To the main point, conversely however, what this Bill has done is force the uninsured people to buy over-priced, low quality, low quantity health insurance subsidized with taxes; a give-a-way to the health insurance industry. They don’t even have to market and sell their shoddy product, it’s fallen right in their lap. (This is corporate welfare big time.)
    They wouldn’t force the people with good health care policies into HR 676 but this Bill ultimately forces the blue collar and poor to buy their shoddy products; these policies will not be like the ones the others with good policies have. This is all about making it appear that change and justice has been carried forward, when in reality the uninsured and underinsured have been totally taken advantage of; it’s an attempt to appease us.

    *So now our economy and people are burdened even more with a very expensive, fragmented, and bureaucratic health care non-system.

    *Also, generally speaking, this is all about the extremely class conscious mega rich elites (and upper middle class people) in this country who are simply repulsed by the concept of national health insurance for working class/blue collar people. Obama and his cohorts have courted these people during this fake health care reform.
    Playing that class card you say, well it’s all about class, it’s always been; you don’t have to play the class card.
    But when you watch TV, it makes it seem like we’re just one big happy family of Americans.
    American style fascism is on the march.

    *So now, with this Bill, what the 47 million uninsured are stuck with is musical chairs in health care. Who’s going to get the health care? Do we really know when the music stops who’s going to get a seat? And the uninsured have to fill out all kinds of forms and paper work and maneuver through all the channels just to get health care. All of this so Obama and his cohorts can protect their buddies in the health insurance industry and Big Pharma.
    With HR 676 we just show our national health insurance card and get treated. No hoops to jump through or fences to climb over.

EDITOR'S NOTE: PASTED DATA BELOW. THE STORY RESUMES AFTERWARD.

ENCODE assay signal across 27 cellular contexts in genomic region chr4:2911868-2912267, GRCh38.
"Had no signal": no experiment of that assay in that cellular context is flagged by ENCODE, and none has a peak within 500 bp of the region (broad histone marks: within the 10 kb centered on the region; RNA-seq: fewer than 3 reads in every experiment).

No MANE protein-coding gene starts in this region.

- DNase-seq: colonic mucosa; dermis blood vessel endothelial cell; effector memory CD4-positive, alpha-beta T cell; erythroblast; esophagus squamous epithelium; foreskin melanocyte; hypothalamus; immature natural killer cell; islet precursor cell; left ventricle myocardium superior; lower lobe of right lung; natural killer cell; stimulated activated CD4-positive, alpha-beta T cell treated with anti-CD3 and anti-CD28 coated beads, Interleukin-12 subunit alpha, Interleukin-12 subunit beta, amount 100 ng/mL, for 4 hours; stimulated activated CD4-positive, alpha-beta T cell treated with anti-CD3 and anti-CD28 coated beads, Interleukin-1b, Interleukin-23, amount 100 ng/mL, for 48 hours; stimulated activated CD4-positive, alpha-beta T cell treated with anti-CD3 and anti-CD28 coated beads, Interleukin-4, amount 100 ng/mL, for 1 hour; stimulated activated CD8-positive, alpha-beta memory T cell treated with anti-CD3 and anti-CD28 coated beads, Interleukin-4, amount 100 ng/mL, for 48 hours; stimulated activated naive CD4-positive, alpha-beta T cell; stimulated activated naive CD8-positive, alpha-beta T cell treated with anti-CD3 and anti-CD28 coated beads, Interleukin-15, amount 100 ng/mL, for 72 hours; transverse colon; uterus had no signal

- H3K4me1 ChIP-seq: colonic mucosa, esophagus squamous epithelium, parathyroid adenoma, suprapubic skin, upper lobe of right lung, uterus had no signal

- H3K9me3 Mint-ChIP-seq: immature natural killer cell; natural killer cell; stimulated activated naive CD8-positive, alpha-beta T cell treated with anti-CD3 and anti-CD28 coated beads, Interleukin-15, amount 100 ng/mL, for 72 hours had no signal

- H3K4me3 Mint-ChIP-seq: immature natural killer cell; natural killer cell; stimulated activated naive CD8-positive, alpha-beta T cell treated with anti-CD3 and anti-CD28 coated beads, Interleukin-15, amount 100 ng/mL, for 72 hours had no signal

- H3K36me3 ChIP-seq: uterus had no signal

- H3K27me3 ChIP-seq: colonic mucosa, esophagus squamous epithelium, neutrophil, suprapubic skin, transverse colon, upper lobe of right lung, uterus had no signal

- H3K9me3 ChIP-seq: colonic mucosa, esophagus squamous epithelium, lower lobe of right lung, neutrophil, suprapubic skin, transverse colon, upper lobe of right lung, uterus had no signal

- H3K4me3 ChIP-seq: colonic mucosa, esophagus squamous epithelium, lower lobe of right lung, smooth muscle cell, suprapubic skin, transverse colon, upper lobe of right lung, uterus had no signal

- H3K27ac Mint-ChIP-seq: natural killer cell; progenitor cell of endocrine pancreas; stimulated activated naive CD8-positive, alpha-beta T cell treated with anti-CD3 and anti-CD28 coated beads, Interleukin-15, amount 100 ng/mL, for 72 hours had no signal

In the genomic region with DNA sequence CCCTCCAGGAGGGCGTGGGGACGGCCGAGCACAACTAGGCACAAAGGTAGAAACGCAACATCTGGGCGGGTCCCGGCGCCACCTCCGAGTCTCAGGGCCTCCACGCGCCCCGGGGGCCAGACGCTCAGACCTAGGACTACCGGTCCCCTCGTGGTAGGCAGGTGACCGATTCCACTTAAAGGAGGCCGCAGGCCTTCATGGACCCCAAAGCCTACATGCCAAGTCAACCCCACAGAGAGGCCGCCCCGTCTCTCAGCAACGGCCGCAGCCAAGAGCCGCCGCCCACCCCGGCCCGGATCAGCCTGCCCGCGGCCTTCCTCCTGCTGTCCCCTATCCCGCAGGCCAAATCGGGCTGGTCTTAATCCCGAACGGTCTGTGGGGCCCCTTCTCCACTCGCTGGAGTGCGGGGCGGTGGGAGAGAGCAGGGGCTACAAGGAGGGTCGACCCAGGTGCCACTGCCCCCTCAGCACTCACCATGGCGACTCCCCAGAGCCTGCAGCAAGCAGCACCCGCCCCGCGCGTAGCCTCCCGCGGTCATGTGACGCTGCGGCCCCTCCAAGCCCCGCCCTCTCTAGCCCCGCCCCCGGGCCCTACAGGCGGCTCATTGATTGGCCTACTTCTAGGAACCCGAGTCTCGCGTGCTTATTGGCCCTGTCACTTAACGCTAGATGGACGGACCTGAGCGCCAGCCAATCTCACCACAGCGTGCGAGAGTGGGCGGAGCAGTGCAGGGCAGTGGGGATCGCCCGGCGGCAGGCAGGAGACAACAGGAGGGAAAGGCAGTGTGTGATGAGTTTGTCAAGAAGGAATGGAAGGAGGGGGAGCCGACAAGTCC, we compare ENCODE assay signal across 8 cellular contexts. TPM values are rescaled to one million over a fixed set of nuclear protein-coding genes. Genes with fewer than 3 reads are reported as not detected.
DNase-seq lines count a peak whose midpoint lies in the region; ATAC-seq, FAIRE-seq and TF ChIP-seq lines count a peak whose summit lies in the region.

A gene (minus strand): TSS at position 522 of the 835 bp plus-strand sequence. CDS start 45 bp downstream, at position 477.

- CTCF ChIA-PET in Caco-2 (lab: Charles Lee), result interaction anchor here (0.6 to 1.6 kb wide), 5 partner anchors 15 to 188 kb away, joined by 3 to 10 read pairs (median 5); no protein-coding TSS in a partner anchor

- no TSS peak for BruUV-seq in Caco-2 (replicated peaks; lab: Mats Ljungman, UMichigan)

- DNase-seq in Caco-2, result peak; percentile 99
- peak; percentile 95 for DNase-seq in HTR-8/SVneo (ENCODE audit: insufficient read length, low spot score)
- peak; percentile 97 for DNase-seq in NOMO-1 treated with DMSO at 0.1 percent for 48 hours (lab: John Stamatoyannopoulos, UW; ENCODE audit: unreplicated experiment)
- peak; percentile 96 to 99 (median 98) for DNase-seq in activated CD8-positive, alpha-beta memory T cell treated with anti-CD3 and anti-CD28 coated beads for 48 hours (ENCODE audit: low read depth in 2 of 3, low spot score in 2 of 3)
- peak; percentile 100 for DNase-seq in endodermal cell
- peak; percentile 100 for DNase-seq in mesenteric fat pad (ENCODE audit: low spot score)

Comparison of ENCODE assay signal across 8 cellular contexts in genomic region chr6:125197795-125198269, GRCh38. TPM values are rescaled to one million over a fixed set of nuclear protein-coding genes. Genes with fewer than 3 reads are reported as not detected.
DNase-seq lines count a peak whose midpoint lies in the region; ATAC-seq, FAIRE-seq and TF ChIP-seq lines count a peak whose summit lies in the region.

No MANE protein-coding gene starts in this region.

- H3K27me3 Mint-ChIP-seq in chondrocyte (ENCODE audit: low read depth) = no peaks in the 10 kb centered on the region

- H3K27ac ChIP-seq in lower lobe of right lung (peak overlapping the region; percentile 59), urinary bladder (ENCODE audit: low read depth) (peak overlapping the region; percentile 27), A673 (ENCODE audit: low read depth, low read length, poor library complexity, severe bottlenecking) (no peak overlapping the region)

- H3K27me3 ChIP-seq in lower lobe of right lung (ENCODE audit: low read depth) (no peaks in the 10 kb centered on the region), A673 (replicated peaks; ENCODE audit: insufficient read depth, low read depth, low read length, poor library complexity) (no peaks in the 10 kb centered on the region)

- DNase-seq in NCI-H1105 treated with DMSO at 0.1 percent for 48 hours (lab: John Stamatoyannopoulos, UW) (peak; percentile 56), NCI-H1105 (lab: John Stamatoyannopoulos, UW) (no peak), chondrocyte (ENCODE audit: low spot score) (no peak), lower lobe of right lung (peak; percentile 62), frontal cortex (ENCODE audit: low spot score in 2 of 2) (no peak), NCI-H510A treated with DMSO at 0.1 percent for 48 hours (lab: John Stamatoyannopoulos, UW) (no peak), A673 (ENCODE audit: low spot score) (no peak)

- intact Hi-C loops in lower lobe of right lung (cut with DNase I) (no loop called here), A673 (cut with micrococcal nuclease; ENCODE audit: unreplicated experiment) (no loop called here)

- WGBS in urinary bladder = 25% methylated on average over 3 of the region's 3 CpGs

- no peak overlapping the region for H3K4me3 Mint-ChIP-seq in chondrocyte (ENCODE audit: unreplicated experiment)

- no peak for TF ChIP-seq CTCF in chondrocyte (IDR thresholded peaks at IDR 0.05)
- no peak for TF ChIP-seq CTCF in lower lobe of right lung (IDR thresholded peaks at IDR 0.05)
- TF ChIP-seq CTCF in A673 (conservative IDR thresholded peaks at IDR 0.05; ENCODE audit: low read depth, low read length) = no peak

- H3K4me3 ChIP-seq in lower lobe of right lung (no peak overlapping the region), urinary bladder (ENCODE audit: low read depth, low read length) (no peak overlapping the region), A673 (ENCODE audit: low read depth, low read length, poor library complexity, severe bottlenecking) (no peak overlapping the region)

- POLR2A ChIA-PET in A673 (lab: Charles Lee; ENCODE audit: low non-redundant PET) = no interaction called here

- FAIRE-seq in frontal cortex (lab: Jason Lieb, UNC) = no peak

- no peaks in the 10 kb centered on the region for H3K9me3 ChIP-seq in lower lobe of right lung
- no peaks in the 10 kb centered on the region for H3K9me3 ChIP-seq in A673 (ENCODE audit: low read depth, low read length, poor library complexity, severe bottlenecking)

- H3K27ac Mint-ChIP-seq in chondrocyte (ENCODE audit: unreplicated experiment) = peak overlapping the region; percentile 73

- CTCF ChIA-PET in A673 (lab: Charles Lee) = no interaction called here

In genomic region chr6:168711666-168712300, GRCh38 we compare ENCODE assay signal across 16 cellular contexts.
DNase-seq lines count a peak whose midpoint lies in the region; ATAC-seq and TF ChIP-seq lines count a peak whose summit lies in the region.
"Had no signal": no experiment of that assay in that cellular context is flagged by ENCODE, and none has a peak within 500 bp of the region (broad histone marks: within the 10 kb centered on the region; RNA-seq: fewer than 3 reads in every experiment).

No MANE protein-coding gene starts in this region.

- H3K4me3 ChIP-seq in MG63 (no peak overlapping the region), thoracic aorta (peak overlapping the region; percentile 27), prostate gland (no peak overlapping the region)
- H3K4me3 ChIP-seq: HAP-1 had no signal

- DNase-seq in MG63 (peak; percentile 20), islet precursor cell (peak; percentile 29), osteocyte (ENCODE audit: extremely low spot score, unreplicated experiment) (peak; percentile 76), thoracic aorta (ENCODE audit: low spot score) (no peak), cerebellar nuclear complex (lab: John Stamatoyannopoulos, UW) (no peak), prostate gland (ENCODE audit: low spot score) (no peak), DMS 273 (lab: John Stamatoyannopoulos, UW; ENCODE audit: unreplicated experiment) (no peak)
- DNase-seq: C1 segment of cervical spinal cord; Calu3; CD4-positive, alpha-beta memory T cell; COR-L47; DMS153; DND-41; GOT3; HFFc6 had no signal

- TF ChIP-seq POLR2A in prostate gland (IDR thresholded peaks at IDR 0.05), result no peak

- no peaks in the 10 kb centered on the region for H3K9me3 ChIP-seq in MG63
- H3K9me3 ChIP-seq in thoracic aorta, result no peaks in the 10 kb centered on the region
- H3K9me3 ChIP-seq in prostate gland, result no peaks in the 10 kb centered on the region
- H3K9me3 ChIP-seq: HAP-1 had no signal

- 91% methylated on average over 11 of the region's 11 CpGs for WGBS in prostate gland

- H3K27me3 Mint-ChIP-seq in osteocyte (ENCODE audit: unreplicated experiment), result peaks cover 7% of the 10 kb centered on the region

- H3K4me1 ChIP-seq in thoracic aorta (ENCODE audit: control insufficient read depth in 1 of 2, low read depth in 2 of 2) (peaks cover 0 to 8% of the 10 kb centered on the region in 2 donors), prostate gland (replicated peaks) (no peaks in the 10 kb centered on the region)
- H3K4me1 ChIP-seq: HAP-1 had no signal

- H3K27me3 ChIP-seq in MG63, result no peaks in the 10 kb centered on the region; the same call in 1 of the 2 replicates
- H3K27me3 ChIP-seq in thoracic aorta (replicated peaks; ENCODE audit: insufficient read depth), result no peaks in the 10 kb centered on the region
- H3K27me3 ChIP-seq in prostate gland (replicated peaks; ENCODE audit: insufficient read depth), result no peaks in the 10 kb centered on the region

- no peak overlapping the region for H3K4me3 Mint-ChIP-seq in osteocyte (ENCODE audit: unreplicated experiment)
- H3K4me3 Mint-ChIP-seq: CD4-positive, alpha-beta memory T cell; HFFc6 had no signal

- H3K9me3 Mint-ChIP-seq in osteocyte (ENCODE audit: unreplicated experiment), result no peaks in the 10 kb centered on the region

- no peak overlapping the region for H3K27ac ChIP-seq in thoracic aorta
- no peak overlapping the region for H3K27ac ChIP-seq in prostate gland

It’s a win-win for our country, economically, morally, and spiritually.

    *We should go on strike for one day and see what would happen. No taxis, no buses, no waitresses or waiters, no construction, no store clerks etc. Let’s see what would happen.
    We deserve the dignity of getting our ailments and injuries checked out without being reduced to health care beggars!!!

    *All those congressmembers screaming and turning red in the face about a big Government take over of health care are such phonies and bullies. Yeah, big government, give us a break, it’s just small enough to work in and get their A-Z health care, most of it paid for with tax payer money.
    This Bill is a corporate consolidation by the health insurance industry of our health care, with our tax payer dollars to subsidize the over priced low quality/quantity policies of those who can’t afford the policies.
    This is not socialized medicine. This is not socialized medicine. This is not socialized medicine. This is not socialized medicine. This is not socialized medicine.
    Is it getting through to them. Do they get it?

    *So now what we have more than ever is a government of, by, and for the health insurance industry and big pharma not of, by, and for the people.

    *Yeah, it’s alright for people to get rich (not how it’s been done in the past scandals and everyone deserves a living wage) but we are the only industrialized country to still have health care in the commodity and privilege column instead of the public necessity/service and human rights column, and that, fellow Americans, is barbaric and evil.